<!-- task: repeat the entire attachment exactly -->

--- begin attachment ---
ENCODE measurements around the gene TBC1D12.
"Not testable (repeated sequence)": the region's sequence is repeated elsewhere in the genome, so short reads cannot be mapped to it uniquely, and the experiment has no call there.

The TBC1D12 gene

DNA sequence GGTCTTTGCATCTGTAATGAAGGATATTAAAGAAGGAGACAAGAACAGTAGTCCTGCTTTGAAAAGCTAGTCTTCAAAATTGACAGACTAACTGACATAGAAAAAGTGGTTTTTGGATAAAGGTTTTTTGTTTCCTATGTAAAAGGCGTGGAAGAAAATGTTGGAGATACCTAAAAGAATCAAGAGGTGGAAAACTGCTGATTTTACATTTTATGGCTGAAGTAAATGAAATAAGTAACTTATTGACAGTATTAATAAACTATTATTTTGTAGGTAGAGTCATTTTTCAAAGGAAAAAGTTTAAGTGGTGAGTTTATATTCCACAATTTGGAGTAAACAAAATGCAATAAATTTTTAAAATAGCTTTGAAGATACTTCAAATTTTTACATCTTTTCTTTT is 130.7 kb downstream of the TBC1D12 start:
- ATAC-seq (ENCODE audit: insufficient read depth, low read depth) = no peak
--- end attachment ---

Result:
ENCODE measurements around the gene TBC1D12.
"Not testable (repeated sequence)": the region's sequence is repeated elsewhere in the genome, so short reads cannot be mapped to it uniquely, and the experiment has no call there.

The TBC1D12 gene

DNA sequence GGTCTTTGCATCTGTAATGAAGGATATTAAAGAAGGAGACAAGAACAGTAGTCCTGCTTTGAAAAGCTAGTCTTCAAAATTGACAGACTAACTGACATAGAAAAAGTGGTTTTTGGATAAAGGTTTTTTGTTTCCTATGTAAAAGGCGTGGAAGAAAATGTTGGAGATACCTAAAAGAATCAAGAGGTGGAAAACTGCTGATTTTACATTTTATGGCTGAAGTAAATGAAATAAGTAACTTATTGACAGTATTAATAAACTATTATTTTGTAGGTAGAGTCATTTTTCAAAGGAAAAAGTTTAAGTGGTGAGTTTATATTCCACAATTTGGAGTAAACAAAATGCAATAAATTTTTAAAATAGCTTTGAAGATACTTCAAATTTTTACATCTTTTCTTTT is 130.7 kb downstream of the TBC1D12 start:
- ATAC-seq (ENCODE audit: insufficient read depth, low read depth) = no peak